I think we IT folks share a passion for fixing things. We solve problems other people find impossible every day. Just a small amount of that energy directed toward encouraging women to join in openly would go a long way.
Introducing the Douchebag II:
You’ve heard of the “I’m not a plastic bag” bags, right?
I’ve been ripping apart boring canvas bags, giving them a nice inner liner, adding some custom embroidery and sending them out into the world.
Just posted: http://pugs.postgresql.org/pdx
Quickly: James Terwilliger and Rafael J. FernÃ¡ndez-Moctezuma gave a fantastic talk about relational algebra operators (there are 9, arguably 8). They started with the set theory origins, dropped Codd’s name a few times and captivated the room. There was also mention of proof by intimidation, brandishing of duct tape, fabulous drinks mixed by Gabrielle Roth, and twenty-one people in attendance.
Before the talk, we had an impromptu “What is HOT?” (HOT stands for Heap-ONLY Tuple) from Jeff Davis. More details on that later. I think we need more 15-minute, what-is-this-new-feature-and-why-is-it-awesome talks.
I had a great time at an XP Programming/Code Sprint this evening arranged via the XP Portland mailing list. Without a clue as to what to expect, I showed up with my battered laptop, listened to three people present their ideas for projects to work on and picked one that seemed kanban-related (turned out yes!) to help out with.
Going back to my entry about the women’s programming group – our groups tonight had 100% participation because of the pairings. And there was no where to hide!
I think there’s a relationship between XP, socratic seminars (at least the way our group operated) and “pair and share” discussion (which is used quite a bit in middle and high school education). And by pairing people up, you very quickly discover how to compliment (or not!) each others strengths and weaknesses. I haven’t read anything about XP other than short articles on the web, but I really did not expect that at all.
Maybe that doesn’t work out for everyone, but tonight was fabulous. Thanks Kevin, Aaron, Arlo and Kim for all your help. And especially Jeff, who encouraged several of us to attend in the first place! It was so fun working together.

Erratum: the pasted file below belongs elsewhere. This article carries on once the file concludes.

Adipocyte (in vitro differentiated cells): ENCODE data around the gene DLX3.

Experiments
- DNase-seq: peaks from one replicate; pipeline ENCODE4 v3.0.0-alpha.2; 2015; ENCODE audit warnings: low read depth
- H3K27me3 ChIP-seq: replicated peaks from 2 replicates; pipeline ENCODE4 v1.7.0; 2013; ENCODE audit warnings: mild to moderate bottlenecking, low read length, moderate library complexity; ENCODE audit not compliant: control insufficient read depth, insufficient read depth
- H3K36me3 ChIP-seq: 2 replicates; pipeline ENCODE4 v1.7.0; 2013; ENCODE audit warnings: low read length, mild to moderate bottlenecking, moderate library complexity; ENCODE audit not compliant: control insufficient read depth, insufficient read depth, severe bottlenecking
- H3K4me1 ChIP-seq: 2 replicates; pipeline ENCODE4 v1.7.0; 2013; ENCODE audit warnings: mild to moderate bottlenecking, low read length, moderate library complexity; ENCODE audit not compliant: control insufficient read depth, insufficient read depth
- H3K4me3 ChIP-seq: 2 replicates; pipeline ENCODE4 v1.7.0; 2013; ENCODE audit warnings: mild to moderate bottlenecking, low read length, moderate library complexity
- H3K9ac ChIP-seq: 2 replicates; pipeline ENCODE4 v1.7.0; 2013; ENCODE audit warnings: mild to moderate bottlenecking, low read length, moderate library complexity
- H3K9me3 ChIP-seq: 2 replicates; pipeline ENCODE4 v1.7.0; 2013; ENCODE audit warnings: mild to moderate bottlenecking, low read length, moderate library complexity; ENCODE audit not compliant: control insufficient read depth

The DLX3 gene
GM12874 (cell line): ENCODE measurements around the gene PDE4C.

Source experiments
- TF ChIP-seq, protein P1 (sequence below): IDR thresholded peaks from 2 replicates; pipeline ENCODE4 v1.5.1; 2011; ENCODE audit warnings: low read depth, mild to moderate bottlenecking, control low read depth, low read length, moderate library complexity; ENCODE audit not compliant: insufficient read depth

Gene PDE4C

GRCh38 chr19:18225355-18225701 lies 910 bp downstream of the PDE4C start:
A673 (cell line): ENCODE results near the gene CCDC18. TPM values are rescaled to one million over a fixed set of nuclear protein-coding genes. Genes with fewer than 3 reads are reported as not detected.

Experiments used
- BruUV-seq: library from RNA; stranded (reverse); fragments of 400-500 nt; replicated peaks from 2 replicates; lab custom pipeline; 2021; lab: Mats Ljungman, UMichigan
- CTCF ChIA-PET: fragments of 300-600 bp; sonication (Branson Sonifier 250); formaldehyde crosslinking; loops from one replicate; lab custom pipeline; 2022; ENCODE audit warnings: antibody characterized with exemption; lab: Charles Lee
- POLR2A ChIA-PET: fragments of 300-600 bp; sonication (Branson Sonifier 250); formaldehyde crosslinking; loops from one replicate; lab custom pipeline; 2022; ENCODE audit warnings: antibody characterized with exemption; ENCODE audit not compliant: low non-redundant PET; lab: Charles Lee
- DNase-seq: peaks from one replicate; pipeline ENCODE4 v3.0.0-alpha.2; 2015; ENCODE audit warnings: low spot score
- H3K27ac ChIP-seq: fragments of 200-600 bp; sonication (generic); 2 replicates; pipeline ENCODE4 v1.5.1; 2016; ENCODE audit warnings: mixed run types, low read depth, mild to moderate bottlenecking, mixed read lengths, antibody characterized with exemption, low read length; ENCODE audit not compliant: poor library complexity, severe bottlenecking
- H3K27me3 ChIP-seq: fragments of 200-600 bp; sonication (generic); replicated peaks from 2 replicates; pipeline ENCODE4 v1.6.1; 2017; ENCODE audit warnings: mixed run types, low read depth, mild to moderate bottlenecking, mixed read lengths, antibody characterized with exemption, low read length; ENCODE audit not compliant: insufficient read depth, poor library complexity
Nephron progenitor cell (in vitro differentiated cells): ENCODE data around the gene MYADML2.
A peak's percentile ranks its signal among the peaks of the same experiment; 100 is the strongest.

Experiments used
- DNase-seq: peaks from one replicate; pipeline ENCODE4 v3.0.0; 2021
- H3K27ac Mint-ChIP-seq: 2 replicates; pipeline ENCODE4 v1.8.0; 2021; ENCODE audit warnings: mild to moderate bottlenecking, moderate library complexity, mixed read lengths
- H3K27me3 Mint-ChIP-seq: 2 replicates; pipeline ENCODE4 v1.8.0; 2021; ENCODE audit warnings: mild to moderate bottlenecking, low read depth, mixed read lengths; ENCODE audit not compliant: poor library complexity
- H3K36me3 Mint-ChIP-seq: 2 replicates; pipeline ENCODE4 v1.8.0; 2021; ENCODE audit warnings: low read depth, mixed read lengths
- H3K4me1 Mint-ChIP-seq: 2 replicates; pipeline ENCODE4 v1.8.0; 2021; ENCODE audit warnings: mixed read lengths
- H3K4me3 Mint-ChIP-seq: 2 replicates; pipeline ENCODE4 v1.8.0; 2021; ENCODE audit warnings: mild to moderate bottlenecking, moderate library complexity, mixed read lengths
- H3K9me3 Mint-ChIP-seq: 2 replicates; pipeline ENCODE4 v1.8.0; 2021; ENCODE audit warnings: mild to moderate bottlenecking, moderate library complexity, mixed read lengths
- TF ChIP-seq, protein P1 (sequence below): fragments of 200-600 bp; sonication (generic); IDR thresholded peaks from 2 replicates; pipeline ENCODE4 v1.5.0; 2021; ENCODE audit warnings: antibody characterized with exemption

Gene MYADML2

In two hours we had a tiny working application, putting data into an SQLite database using a GUI toolkit on three different operating systems. Sure, we need tests and documentation, but great work for just two hours and 7-8 people who mostly didn’t know each other.
I think that the group will be meeting in another two weeks, and I hope I can make it!
I maintain a small database that prints out UPC labels and tracks serial numbers. It does an OK job at this, but the code is starting to get a little crusty.
I got a wild hair today and decided that I’d had enough with a really annoying update process. Here’s the table I was working with:
Joshua Drake, Josh Berkus and I are organizing PostgreSQL Conference Fall 2007 here in Portland, OR on October 20, 2007. We’ve got an incredible group of speakers lined up, and a great group of sponsors.
The conference is free to students, $60 for everyone else. We have a separate dinner everyone is welcome to for $10.
The whole thing is a bargain for a full day of highly-technical talks and the opportunity to meet contributors to the core of PostgreSQL, local Portland experts and a cadre of smarty pants database-lovers.
Plus, we’re raising money for PostgreSQL advocacy efforts with all money going to the non-profit organization Software in the Public Interest.
Today, we were working out the details for the schedule to add a talk from Neil Conway titled “Understanding Query Execution in PostgreSQL”, which will discuss the query planner and EXPLAIN. This will be great information for those of us who want to understand a bit more about query execution.